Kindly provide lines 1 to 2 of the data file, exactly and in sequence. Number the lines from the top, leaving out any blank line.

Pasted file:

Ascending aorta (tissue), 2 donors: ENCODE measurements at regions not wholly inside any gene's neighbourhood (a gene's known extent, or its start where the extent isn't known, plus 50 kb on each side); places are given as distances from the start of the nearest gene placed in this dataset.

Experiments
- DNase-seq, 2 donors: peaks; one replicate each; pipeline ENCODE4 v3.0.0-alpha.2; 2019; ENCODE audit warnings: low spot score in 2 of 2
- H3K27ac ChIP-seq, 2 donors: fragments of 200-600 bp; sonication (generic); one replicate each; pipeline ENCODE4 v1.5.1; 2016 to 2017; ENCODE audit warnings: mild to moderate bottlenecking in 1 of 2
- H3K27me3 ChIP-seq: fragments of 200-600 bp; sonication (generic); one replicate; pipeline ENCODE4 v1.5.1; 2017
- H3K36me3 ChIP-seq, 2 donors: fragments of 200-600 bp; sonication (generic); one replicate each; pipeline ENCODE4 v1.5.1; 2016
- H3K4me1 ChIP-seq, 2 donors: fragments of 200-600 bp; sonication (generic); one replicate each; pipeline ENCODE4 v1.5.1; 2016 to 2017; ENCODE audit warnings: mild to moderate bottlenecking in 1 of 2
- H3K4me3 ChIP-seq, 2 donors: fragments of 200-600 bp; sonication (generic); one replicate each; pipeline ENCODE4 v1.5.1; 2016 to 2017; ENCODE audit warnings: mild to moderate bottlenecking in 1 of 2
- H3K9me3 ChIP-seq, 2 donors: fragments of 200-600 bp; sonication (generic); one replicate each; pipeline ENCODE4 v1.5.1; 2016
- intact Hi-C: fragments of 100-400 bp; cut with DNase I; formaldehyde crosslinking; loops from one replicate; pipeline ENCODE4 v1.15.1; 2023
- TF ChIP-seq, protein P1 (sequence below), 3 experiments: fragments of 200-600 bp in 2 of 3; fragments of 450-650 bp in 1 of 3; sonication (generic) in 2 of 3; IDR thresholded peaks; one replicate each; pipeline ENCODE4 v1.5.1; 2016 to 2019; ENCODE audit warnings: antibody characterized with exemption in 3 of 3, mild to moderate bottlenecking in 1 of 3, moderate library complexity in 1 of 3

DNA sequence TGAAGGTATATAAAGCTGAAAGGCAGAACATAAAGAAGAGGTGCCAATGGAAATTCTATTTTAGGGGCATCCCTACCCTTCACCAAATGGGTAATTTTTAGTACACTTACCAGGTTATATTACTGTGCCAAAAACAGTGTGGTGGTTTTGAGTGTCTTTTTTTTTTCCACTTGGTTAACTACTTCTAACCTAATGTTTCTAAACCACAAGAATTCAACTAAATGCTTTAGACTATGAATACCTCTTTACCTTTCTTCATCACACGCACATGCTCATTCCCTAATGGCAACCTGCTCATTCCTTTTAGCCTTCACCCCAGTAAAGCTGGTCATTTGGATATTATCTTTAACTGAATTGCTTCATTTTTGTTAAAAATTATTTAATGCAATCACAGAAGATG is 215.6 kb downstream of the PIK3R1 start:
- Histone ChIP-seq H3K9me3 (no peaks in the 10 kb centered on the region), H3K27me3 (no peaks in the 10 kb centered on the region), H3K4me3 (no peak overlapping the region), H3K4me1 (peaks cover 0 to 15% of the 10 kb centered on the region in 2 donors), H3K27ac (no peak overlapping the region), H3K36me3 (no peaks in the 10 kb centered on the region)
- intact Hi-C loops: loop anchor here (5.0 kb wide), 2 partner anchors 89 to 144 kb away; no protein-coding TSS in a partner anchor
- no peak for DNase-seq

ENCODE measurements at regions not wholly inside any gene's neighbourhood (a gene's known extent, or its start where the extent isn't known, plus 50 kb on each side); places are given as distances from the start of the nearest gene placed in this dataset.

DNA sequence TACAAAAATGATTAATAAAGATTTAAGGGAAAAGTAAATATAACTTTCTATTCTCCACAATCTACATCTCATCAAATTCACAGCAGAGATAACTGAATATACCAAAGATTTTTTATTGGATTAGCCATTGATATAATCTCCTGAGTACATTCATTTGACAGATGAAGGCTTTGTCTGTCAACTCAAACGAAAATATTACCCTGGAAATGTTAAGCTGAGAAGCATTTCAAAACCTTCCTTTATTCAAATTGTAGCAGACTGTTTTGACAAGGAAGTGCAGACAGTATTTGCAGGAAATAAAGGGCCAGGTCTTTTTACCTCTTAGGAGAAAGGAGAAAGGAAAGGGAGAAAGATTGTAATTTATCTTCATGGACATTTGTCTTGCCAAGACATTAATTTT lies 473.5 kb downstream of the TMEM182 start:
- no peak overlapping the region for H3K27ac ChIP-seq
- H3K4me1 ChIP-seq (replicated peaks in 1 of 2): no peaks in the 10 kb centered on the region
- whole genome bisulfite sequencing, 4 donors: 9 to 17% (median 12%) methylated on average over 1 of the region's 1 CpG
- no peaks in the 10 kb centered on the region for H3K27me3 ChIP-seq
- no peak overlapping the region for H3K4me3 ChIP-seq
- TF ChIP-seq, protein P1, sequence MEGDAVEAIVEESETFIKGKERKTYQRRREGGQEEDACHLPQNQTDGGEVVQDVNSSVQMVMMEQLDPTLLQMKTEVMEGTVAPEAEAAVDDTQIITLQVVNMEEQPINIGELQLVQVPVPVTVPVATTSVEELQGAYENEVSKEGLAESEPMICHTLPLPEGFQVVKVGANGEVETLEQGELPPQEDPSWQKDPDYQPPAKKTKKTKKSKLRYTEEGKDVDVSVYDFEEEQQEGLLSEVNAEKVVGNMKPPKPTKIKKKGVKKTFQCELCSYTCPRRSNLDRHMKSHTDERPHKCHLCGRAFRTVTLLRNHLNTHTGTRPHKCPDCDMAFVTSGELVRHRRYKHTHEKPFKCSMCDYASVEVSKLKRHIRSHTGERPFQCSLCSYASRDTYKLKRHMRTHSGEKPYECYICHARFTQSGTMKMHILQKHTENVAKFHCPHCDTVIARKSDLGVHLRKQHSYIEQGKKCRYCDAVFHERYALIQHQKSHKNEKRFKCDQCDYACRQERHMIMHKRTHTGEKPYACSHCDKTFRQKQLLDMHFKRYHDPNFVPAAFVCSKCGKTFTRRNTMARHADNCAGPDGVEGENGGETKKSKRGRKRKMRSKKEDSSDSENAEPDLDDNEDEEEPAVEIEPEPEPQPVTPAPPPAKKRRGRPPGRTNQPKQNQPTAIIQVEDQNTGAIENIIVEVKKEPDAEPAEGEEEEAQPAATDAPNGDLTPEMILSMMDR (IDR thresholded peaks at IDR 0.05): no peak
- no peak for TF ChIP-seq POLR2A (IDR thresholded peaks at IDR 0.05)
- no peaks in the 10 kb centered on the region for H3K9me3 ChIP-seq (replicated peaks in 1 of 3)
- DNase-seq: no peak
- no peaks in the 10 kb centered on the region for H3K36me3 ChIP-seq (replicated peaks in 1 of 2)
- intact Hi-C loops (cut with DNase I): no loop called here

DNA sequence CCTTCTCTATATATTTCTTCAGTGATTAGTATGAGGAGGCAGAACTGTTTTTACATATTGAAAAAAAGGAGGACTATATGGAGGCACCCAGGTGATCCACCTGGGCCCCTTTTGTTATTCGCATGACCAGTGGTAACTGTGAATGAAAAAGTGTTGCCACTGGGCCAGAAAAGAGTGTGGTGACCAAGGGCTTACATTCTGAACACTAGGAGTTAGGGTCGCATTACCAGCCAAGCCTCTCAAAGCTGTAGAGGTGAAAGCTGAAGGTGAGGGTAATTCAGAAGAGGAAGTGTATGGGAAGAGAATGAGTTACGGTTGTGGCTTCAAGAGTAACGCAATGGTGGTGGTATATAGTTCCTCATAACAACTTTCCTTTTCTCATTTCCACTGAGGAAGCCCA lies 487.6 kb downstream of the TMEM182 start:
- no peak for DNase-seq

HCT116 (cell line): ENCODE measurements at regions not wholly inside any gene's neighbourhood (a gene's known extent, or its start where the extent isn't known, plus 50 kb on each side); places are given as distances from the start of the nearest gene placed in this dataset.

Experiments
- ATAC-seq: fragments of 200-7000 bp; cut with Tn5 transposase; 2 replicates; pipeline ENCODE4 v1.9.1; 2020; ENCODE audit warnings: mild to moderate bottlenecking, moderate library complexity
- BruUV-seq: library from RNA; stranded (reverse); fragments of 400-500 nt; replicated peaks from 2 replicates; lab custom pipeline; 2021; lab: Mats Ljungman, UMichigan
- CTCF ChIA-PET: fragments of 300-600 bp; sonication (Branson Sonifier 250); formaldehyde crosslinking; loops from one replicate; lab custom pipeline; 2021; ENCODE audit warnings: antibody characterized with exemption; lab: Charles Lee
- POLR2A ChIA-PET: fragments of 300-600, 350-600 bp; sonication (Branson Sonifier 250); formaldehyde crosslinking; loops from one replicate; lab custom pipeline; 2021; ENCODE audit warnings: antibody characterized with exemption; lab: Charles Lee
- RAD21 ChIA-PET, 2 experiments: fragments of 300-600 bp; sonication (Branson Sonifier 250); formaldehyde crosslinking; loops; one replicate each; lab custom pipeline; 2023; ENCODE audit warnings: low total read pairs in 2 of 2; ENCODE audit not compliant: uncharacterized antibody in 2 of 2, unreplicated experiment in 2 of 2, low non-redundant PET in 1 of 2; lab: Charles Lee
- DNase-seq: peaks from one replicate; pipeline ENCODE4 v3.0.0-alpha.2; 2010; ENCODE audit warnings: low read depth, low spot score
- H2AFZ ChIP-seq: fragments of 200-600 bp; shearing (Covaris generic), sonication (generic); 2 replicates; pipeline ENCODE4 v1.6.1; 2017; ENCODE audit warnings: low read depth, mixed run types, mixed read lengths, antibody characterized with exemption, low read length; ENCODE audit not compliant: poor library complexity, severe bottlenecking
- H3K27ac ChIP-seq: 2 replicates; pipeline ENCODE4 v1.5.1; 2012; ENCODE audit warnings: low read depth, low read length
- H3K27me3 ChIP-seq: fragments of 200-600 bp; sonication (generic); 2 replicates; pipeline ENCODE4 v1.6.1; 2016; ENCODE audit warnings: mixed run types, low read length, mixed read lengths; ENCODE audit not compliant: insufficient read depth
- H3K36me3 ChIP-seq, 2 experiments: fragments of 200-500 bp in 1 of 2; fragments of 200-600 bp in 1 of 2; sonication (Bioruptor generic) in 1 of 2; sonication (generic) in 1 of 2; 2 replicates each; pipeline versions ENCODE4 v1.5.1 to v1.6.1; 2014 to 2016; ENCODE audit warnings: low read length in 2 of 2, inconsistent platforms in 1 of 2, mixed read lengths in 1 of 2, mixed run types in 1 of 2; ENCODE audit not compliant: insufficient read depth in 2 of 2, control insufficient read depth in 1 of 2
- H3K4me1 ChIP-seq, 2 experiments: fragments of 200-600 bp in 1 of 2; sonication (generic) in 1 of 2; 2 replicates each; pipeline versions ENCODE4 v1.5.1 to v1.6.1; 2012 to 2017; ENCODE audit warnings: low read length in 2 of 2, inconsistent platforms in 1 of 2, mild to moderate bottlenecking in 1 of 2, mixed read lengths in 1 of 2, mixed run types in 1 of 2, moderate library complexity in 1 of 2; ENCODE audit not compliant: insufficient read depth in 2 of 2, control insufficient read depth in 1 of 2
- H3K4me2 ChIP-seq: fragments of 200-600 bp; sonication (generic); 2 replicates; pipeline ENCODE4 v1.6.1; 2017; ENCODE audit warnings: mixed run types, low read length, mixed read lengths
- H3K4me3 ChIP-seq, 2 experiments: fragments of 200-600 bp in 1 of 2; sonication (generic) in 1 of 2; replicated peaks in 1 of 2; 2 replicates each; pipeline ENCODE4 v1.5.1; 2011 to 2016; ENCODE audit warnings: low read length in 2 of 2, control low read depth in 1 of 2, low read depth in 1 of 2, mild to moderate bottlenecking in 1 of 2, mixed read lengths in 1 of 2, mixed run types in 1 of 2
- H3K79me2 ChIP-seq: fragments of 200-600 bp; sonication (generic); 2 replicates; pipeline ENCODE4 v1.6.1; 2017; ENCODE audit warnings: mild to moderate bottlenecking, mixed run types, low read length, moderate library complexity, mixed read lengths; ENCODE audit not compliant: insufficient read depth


Ascending aorta (tissue), 2 donors: ENCODE measurements at regions not wholly inside any gene's neighbourhood (a gene's known extent, or its start where the extent isn't known, plus 50 kb on each side); places are given as distances from the start of the nearest gene placed in this dataset.

Experiments